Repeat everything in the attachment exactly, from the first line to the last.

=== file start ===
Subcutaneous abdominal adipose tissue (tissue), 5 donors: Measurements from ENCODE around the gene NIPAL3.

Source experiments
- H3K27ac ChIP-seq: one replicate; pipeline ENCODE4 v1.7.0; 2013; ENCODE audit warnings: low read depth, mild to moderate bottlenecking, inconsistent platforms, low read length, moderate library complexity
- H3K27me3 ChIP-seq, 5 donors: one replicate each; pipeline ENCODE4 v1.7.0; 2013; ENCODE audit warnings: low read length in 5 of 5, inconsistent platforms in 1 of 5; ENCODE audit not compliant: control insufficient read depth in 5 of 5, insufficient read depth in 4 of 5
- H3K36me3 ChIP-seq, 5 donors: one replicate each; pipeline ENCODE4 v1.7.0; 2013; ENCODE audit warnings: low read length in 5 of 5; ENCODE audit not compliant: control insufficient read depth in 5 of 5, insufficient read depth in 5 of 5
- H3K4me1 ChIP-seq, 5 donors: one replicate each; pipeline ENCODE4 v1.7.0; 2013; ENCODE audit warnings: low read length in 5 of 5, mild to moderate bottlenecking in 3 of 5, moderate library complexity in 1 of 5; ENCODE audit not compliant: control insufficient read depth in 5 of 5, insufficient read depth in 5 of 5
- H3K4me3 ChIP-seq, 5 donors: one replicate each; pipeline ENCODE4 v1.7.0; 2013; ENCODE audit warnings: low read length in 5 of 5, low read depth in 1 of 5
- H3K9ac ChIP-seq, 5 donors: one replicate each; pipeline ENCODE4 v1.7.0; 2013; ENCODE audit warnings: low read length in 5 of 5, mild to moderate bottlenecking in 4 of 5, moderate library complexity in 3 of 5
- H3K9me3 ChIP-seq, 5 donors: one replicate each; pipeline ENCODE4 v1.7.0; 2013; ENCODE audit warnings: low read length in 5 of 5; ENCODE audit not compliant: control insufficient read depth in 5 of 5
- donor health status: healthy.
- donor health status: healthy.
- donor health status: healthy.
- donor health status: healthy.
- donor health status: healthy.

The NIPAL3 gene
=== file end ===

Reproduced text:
Subcutaneous abdominal adipose tissue (tissue), 5 donors: Measurements from ENCODE around the gene NIPAL3.

Source experiments
- H3K27ac ChIP-seq: one replicate; pipeline ENCODE4 v1.7.0; 2013; ENCODE audit warnings: low read depth, mild to moderate bottlenecking, inconsistent platforms, low read length, moderate library complexity
- H3K27me3 ChIP-seq, 5 donors: one replicate each; pipeline ENCODE4 v1.7.0; 2013; ENCODE audit warnings: low read length in 5 of 5, inconsistent platforms in 1 of 5; ENCODE audit not compliant: control insufficient read depth in 5 of 5, insufficient read depth in 4 of 5
- H3K36me3 ChIP-seq, 5 donors: one replicate each; pipeline ENCODE4 v1.7.0; 2013; ENCODE audit warnings: low read length in 5 of 5; ENCODE audit not compliant: control insufficient read depth in 5 of 5, insufficient read depth in 5 of 5
- H3K4me1 ChIP-seq, 5 donors: one replicate each; pipeline ENCODE4 v1.7.0; 2013; ENCODE audit warnings: low read length in 5 of 5, mild to moderate bottlenecking in 3 of 5, moderate library complexity in 1 of 5; ENCODE audit not compliant: control insufficient read depth in 5 of 5, insufficient read depth in 5 of 5
- H3K4me3 ChIP-seq, 5 donors: one replicate each; pipeline ENCODE4 v1.7.0; 2013; ENCODE audit warnings: low read length in 5 of 5, low read depth in 1 of 5
- H3K9ac ChIP-seq, 5 donors: one replicate each; pipeline ENCODE4 v1.7.0; 2013; ENCODE audit warnings: low read length in 5 of 5, mild to moderate bottlenecking in 4 of 5, moderate library complexity in 3 of 5
- H3K9me3 ChIP-seq, 5 donors: one replicate each; pipeline ENCODE4 v1.7.0; 2013; ENCODE audit warnings: low read length in 5 of 5; ENCODE audit not compliant: control insufficient read depth in 5 of 5
- donor health status: healthy.
- donor health status: healthy.
- donor health status: healthy.
- donor health status: healthy.
- donor health status: healthy.

The NIPAL3 gene